The Good, The Bad, & The Semantically Imprecise - 10/25/19

Some of the words that defined the week of October 25, 2019

Welcome to The Good, The Bad, & The Semantically Imprecise, in which we look over some of the words that tickled your curiosity over the past week. Please note that the word bad is used here in a semantically vague fashion; we do not really think of any of these words as bad (although sometimes they are a bit unruly).


Decorative gourds now in season.


Scum had a moment in the limelight last week, after President Trump referred to Republicans who opposed him as human scum. Some felt this comment was beneath the dignity of the office held by Trump.

"To call anybody human scum is beneath the office of the presidency. You can't say that, right? You're the president. You have different standards," said Rep. Adam Kinzinger, an Illinois Republican, in an interview with CNN's Wolf Blitzer on "The Situation Room.”
— Chelsea Cox, CNN (, 23 Oct. 2019

The word has been in general use since the 14th century, with an initial meaning of “extraneous matter or impurities risen to or formed on the surface of a liquid often as a foul filmy covering.” Along the way scum has diversified and expanded its semantic range, taking on additional senses such as “the scoria of metals in a molten state” and “a low, vile, or worthless person or group of people.” Trump’s modification of scum with human does not represent a new pairing of this twain; people have been writing about human scum since the first half of the 19th century.

We saw the convict ship bear off the human scum of our prisons with the same indifference that we see the scavenger’s cart carry away the filth of our dust-holes.
The Leeds Intelligencer (Leeds, Eng.), 19 Jun. 1847


In our most depressing statistic of the week, the word bulletproof was in the news because people are often, quite simply, horrible.

Emmett Till Memorial Has a New Sign. This Time, It’s Bulletproof.
— (headline), The New York Times, 20 Oct. 2019

Bulletproof has a handful of figurative meanings, including “not subject to correction, alteration, or modification” and “invincible.” In this context above, however, it is simply being used in its original literal sense (“impenetrable to bullets”). While it might seem that bulletproof is a product of the 20th, or perhaps 19th, century, the word has been with us for quite some while; our records show it in use in the first half of the 17th century.

In this service Ensign Long behaved himself as if he had bin bullet proofe: at hand whilest we were employed in this service, the Rebels drew down upon Sir William Stewarts Newtovvn, and the Castle played off, and killed 50 of their men in the streetes, and preserved the Town except one house or two at the furthermost end.
— Anon., The last true and joyfull newes from Ireland, 1642


Pseudonym had a banner week, after it was discovered that Mitt Romney had been employing one of these on social media.

Mitt Romney Bravely Criticizes Trump on Twitter Using the Pseudonym ‘Pierre Delecto’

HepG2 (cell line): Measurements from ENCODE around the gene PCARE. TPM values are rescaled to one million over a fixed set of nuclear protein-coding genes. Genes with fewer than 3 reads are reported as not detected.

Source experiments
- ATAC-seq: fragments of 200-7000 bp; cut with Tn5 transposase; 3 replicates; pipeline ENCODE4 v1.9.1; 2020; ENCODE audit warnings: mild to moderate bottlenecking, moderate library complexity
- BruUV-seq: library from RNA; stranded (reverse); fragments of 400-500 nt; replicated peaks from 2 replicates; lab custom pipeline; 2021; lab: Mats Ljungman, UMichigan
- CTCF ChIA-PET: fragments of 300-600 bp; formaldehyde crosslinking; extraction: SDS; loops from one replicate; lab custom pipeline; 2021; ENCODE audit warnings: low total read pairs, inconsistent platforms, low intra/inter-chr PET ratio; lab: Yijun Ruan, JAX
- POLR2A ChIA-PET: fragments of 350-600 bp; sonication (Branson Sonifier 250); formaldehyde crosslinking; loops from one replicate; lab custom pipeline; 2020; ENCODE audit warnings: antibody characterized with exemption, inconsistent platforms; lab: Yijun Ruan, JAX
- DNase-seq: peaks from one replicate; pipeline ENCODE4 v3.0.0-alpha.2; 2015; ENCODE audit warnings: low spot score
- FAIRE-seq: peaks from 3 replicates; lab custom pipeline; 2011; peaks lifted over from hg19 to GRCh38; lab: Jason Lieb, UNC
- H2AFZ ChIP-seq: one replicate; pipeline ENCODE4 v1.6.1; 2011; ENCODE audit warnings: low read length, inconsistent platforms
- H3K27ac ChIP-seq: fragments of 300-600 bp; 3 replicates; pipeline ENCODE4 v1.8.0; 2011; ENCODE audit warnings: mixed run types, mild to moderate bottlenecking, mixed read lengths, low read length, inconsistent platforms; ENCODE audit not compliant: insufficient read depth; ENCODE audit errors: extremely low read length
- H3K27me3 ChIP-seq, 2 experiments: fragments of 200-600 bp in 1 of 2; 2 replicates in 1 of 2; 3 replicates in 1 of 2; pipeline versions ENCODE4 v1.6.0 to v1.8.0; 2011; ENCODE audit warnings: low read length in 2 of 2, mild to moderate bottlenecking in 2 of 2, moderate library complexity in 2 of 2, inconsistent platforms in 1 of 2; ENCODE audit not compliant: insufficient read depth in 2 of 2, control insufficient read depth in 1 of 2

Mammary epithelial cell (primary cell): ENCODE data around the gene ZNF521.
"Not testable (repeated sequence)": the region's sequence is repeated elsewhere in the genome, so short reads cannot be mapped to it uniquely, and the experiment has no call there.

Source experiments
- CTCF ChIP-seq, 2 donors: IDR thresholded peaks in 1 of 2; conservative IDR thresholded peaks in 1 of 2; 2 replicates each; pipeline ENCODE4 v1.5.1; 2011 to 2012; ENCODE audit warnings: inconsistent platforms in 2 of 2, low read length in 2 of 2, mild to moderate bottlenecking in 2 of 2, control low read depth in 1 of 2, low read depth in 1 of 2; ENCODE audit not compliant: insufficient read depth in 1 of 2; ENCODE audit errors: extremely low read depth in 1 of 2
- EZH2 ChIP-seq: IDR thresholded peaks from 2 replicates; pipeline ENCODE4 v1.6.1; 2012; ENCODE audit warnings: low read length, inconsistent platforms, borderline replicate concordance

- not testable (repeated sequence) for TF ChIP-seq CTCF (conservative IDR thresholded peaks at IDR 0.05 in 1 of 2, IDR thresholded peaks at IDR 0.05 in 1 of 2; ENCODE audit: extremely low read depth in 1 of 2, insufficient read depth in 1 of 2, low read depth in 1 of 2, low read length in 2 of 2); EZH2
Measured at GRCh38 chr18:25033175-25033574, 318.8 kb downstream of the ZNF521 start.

— (headline) Rolling Stone, 21 Oct. 2019

Pseudonym began being used in the early 19th century, and may be traced back to the Greek pseudōnymos (“bearing a false name”), although we likely based our word on the French pseudonyme. The word for “the use of a pseudonym” is pseudonymity, and pseudonymous is the word for “bearing or using a fictitious name.”

English has a good number of words which are synonymous, or nearly so, to pseudonym. If describing a thespian, stage name (“a name used by an actor instead of the actor's real name”) might be more appropriate. We have a brace of terms from the French, nom de guerre (literally, “war name”) and nom de plume (“pen name, pseudonym”); the latter of these is, while French in form, thought to have been coined in English. Another word for pseudonym, particularly when referring to a writer, is pen name. And among the more recent words in this vein is sock puppet (“a false online identity used for deceptive purposes”).


President Trump, of whom it may be said that he is bold and forceful in his application of adverbs, caused a number of people to turn to dictionaries last week, in order to find out if kiddingly was in fact a word.

Kiddingly certainly is a word, and means “in the manner of one that is kidding.” It is not often encountered, but has enjoyed periodic use since the middle of the 19th century.

Immediately the flag fell, Bonnie Lass and The Leader jumped away together, and ran in close company several lengths in front of the rest to the distance, where Bonnie Lass quitting The Leader, the latter was “cased,” whereupon Attache, though possessing no earthly chance of winning, was “kiddingly” ridden home, and finished six lengths in the rear of Bonnie Lass.
Sheffield and Rotherham Independent (Sheffield, Eng.), 21 Jul. 1864

Our Antedating of the Week: 'hissy fit'

Our antedating of the week is hissy fit (“a tantrum, a fit of bad temper”), because someone somewhere will be having a hissy fit this week, and we aim to be au courant. Our previous earliest use of hissy fit had been in 1967; this has been pushed back to 1943.

Rev. Mathes thinks some of these old shell-backs that have hissy fits every time the younger generation have a good time have the same complex as those old timers who stoned the prophets and burned the witches in Salem.
The News-Review (Oklahoma City, OK), 25 Nov. 1943